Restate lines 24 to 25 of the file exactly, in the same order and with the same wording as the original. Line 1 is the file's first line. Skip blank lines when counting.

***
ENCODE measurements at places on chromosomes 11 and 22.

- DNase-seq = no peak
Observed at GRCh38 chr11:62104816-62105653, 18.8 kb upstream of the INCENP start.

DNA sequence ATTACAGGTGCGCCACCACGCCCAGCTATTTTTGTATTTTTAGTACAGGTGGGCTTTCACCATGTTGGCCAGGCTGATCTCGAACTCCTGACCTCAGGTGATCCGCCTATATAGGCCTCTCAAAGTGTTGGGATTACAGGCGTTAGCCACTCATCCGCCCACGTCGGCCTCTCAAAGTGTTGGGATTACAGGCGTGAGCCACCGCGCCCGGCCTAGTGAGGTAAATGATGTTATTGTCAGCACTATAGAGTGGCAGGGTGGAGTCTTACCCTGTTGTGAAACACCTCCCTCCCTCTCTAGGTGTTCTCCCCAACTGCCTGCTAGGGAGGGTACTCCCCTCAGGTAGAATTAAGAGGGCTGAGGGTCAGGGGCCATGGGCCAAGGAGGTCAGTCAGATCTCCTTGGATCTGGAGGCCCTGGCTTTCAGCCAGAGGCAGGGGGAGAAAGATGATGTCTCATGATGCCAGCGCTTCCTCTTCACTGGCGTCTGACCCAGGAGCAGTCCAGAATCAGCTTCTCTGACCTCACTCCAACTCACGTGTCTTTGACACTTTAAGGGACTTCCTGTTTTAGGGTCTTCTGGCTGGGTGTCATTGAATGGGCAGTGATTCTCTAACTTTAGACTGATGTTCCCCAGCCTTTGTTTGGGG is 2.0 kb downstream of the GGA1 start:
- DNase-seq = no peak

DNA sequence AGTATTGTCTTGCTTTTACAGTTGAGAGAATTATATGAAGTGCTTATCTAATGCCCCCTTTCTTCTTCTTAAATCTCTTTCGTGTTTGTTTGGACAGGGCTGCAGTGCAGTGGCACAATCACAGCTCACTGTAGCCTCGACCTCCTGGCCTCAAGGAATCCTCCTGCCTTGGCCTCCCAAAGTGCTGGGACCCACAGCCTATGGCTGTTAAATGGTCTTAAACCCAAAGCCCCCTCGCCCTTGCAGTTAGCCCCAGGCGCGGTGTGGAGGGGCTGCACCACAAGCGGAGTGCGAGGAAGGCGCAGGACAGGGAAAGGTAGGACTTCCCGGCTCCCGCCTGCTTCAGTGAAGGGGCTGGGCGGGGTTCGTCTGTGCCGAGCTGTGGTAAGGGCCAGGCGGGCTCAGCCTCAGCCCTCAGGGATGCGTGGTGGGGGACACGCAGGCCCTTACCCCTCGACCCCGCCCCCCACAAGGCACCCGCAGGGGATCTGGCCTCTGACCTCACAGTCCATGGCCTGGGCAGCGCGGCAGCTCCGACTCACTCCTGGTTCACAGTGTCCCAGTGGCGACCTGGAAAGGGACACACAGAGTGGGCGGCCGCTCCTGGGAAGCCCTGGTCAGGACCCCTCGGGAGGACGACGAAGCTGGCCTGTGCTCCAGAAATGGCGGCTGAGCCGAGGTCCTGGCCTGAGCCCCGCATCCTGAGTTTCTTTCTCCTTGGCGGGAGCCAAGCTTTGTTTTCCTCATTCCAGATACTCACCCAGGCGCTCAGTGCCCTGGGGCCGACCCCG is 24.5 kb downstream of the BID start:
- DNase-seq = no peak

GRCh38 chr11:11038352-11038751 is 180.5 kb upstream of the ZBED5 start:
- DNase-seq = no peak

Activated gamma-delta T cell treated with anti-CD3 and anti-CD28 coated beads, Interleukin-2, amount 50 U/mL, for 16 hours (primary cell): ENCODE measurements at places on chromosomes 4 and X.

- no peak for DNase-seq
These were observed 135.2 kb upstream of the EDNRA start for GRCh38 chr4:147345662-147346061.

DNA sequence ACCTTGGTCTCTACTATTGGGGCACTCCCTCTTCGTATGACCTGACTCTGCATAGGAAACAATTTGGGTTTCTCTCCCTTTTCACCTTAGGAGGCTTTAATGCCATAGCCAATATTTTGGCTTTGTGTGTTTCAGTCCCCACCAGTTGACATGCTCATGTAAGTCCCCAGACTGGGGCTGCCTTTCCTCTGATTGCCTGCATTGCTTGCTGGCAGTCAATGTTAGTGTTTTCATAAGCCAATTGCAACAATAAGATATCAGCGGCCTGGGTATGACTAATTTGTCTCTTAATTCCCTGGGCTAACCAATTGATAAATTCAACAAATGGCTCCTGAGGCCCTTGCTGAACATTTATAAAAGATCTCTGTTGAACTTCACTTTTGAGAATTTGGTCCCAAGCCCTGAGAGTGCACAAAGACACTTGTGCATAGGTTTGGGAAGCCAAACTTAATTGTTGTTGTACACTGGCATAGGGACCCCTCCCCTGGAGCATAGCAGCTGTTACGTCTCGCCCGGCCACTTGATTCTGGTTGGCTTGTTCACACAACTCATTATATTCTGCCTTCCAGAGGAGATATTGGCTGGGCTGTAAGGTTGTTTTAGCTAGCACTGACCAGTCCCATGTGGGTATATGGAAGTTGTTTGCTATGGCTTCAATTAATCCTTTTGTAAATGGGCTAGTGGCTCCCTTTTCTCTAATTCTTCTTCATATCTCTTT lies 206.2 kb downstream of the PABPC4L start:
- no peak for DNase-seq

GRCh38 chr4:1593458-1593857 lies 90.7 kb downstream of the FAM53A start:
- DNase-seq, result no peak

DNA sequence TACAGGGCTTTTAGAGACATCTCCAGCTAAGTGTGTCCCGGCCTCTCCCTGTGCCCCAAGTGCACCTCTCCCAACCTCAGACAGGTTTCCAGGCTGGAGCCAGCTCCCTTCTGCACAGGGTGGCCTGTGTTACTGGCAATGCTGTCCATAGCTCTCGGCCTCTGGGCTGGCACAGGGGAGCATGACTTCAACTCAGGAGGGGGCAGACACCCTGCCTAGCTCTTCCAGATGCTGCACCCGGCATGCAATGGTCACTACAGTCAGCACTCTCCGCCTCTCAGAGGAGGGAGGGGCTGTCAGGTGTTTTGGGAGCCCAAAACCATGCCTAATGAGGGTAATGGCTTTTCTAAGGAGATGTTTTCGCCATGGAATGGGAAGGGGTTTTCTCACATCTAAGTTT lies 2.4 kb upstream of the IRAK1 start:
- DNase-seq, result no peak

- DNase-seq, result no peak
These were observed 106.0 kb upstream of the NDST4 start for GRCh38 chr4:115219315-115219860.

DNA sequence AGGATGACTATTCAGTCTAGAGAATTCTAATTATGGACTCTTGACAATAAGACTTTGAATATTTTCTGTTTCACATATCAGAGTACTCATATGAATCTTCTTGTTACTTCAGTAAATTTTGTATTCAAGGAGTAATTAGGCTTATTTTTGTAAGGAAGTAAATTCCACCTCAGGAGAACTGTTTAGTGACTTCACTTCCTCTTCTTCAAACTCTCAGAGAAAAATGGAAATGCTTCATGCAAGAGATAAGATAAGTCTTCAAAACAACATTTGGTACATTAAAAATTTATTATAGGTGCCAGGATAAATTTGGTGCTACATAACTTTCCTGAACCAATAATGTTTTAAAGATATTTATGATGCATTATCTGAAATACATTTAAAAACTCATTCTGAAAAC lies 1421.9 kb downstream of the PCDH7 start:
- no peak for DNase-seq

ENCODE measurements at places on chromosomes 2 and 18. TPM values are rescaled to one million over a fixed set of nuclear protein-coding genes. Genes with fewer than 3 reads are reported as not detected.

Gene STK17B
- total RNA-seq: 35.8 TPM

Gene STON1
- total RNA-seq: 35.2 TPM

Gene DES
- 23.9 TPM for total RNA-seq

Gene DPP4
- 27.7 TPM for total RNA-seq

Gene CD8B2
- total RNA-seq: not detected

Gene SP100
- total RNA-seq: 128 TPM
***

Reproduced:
Gene STK17B
- total RNA-seq: 35.8 TPM